Highlights From Dining by Design at Pier 94
It was an inspiring night on Thursday at Pier 94 as interior designers and a few architects unveiled their dining room table themed creations for this Dining by Design event hosted by DIFFA which included a silent auction on pieces placed around the showroom floor as well. There were over twenty-five exhibits yet each had their own uniqueness: whether it was bringing to life different topics affecting today’s world or celebrating one of the numerous enjoyments of life, each exhibit had something to say. The winner for the night, and one of my favorite exhibits, was Arpad Baksa and his table entitled We’re All Connected. The gorgeous red flowers, provided by Flowers of the World, as the centerpiece spiraling to the ceiling representing hope in the midst of the unknown, represented by the roped walls that connected to everything in the exhibit, was a very powerful visual that clearly described his theme of we are all connected. You don’t know where one strand begins or where it ends and another begins. Having had only two weeks to put everything together from concept to creation, and solidifying the winning position is but an example of the creative power within this humble and hilarious architect.
Another of my favorites for the night, for the DIFFA Student Design Initiative presented by Benjamin Moore, entitled Cradle to Cradle, came from four students from the New York School of Interior Design: Whitney V. Lasaty, Isis Delomez, Brooke Lichtenstein, Yiannos Vrousgos, and their mentor Michael Tavano. Their concept focused on how much time we have left on Earth and how that catapults people to the stance of taking care of and healing the world that inhabits us. Everything in the exhibit was reusable: the wooden chairs, origami out of paper, recycled sugar cane plates, and wood floors. It took the four students a month to solidify a concept then another month and fourteen days for construction. An amazing aspect to this piece was how the mood changed as I took a picture with the flash of the camera versus without the flash.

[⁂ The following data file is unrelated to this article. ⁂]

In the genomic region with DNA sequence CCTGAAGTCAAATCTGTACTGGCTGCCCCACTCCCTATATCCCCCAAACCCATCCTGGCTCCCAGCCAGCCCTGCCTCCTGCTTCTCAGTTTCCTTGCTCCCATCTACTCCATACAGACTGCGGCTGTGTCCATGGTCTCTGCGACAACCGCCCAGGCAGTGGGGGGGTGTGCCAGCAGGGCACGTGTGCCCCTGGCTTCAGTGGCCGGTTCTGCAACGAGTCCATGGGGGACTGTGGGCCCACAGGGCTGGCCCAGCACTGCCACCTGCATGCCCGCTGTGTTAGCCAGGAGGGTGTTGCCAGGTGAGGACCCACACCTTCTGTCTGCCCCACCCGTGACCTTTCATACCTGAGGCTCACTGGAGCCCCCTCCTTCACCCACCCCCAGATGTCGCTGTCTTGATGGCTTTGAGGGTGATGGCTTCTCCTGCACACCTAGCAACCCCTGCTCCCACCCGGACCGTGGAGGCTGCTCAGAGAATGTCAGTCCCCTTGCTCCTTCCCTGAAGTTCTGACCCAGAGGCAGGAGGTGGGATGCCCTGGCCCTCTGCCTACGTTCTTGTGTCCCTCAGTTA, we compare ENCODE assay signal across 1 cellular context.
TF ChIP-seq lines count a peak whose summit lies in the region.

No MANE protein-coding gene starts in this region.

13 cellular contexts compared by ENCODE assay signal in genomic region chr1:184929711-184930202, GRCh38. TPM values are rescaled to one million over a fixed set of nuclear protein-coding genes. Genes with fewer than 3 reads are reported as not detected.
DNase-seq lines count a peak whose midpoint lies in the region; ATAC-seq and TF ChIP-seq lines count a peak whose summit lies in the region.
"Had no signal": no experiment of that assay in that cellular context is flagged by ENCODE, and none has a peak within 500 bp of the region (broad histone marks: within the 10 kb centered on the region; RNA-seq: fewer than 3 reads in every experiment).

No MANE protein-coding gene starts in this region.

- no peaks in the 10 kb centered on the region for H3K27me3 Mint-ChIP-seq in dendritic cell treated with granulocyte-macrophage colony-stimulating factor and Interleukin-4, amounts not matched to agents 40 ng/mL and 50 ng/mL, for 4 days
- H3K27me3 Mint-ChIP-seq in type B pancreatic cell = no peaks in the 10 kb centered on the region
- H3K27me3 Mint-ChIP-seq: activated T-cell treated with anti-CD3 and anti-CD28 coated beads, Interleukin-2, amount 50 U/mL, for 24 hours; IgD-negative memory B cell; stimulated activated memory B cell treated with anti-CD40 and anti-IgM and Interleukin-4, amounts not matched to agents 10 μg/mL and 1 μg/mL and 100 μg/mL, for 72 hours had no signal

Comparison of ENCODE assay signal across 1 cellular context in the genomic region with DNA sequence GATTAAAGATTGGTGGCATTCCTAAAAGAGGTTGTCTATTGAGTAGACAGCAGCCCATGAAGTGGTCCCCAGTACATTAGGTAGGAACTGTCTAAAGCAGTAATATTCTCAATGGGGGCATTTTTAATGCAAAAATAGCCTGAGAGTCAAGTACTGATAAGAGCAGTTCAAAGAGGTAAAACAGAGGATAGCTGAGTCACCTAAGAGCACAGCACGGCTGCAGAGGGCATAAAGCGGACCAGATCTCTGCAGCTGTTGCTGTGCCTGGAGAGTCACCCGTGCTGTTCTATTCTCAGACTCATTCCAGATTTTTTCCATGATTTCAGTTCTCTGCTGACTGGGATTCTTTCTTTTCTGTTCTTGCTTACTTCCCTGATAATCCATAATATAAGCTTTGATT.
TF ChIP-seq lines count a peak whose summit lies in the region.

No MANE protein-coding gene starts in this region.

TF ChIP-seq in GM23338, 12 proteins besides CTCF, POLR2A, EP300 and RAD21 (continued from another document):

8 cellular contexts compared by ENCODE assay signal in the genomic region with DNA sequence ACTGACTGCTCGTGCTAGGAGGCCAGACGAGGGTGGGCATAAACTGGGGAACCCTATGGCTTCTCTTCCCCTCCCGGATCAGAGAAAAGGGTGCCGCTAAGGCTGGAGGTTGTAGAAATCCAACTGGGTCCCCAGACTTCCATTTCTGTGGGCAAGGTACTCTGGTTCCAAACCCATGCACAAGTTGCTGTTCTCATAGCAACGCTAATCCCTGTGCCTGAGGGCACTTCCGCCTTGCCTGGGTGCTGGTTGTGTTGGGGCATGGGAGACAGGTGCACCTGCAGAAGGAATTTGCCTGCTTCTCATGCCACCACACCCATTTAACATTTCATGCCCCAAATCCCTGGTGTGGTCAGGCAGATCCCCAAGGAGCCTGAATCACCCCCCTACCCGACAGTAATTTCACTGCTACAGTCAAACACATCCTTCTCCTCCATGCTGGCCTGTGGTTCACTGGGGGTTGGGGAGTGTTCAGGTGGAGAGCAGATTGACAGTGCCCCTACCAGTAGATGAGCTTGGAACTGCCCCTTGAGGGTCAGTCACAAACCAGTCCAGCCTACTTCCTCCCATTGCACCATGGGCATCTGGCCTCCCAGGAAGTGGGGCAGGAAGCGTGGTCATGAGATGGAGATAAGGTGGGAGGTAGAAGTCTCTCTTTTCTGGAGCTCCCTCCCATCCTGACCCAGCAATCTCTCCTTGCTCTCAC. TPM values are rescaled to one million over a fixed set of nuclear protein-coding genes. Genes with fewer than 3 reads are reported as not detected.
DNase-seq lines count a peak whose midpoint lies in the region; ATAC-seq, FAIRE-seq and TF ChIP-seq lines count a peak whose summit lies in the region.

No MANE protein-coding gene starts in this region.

One more favorite that I’d love to have in my house was by David Rockwell for the Rockwell Group and Swarvoski which I called Hollywood Style. An old black and white movie played on the wall as a curtain of Swarvoski crystals hung from the ceiling as the centerpiece that spanned the entire table. The surround was very white and glossy giving a classically modern Hollywood elegance to the ambiance. This table was clearly inspired by a love of movies evident in the simplicity and refinement of the details. I stood looking and looking, this piece engulfed me, probably due to the fact that I am a movie lover as well.
There are numerous stories I could tell on each exhibit, but I feel there’s no better way to know than to take a look yourself. Every exhibit was truly inspirational and took a lot of hard work and careful planning. I’d like to thank DIFFA for their tremendous efforts in the fight against AIDS and for putting together a fabulous night of creativity.